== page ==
Concurrency in Javascript

Since we have had multitasking operating systems we have had concurrency. They have a history with thousands of war stories.

Concurrency is to have many programs running at the same time or in turns.

Concurrency appears in many different forms on computing history. Early on application programmers encountered concurrency problems via operating system threads. Concurrency bugs and the locks used to kept them in place became legends that still echo in the Internet.

The concurrency is your best choice for obtaining non-deterministic bugs. For that reason it is considered dangerous, traitorous, unpredictable, vile.

Javascript started out as a simple language. It would thrive on early browsers of the early internet years.

Javascript never really grew out of this role. Its design is still steered by what a least capable living browser vendor is able to cope with. This is not always a flaw in the language design.

There is an event loop at the bottom of the call stack of Javascript. The event loop responds to external events by dispatching calls. A call event loop dispatches has to return before event loop can respond to an another event.

This design is simple to implement but presented a challenge to programming in Javascript. The whole website would be jammed while a script is running. The outcome of this is that javascript programs could not wait for results from calls.

As features were added to Javascript the qualities of its event loop appeared in interesting ways.

The earliest of interesting things to do with Javascript was to download more content to display after the website itself has loaded. If this had been implemented like it was implemented in python, the http request would have returned the content as a return value.

In javascript this kind of behavior would have jammed the eventloop during the duration it takes to download the content. To work around this problem the call to XMLHttpRequest does not download the content. Instead it enqueues a task to download, and takes few call backs that the event loop calls when the task is completed.

Javascript has exception handling, but it is hardly used because most of the API functions in javascript cannot return meaningful exceptions. Enqueuing a task does not tell whether the task will succeed or whether it will fail. Instead the errors are transmitted back within callbacks.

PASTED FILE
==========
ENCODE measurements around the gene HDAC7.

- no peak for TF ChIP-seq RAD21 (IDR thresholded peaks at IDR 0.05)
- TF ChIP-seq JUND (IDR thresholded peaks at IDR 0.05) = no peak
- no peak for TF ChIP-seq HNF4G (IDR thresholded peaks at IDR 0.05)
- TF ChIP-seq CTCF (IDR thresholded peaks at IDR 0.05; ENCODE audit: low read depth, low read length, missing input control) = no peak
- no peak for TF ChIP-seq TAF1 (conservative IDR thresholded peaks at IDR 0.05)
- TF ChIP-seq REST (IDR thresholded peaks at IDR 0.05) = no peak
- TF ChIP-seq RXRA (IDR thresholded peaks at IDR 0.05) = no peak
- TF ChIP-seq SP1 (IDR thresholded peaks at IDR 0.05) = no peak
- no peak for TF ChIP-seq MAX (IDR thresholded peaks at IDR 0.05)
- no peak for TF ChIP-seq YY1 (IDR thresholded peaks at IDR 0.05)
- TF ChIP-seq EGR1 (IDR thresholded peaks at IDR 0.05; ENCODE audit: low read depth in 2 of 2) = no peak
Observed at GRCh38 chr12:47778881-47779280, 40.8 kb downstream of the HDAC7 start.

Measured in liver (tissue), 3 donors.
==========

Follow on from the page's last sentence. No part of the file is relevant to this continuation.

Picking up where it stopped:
As there came more things you could do in Javascript, and more people were interested of doing them, Javascript got unique ways to do things. These ways were far more complex than the languages preceding it.

The smartest people would see, already about 10 years ago, that there was something hairy going on here. Javascript programs being partitioned to callbacks let you enqueue several different tasks at the same time. Program execution would jump from a callback to a callback in partial order, gathering values on the way.

People enjoyed achieving things with Javascript, but they grew to hate it and the callback-ridden code containing deeply nested function statements. Maintaining such code was a pain, and where is pain there are marketers bringing up solutions.

The solution with the highest perceived elegance/cost ratio came from 1977. To make it easier to enqueue and handle many tasks lets redefine every Javascript function enqueing a task such that it returns a promise where code can place its callbacks before it returns to the event loop.

To provide sequential execution order and stacking of promises, every attach of a callback would return a promise as well. This returned promise could be used to attach an another callback that runs after the first callback. The first callback could then itself return a new promise that is waited upon before this callback chained after it could run.

It can sound complicated, although what forms is just an ordinary call flow. Lets consider the following sequence with promises:

return task_a(0)
    return task_b(a, 1);
    return task_c(b, 2);
    return task_d(c, 3);

This function body would return a promise. That promise would return the result of the task_d() after it runs.

The task_a() here would be enqueued to the event loop. After calling the function and returning to the event loop, these four tasks would run one after each other.

Note that each scope would lose the variable it introduces as an argument. To keep the variable you would have to move the callback inside an another one, resulting in a code that looks like this:

return task_a(0)
    return task_b(a, 1)
         return task_c(a, b);
    return task_d(c, 3);

So if your promises had lot of intra-variable dependencies, it would start to gain back the shape of a callback hierarchy, now with promises! To fix this problem they added syntax for promises. async and await.

The new syntax would be implemented by a transpiler. The async prefix in front of a function would trigger behavior that, with the help of the await -keyword makes it more logical and cleaner to represent these complex promise hierarchies:

async function() {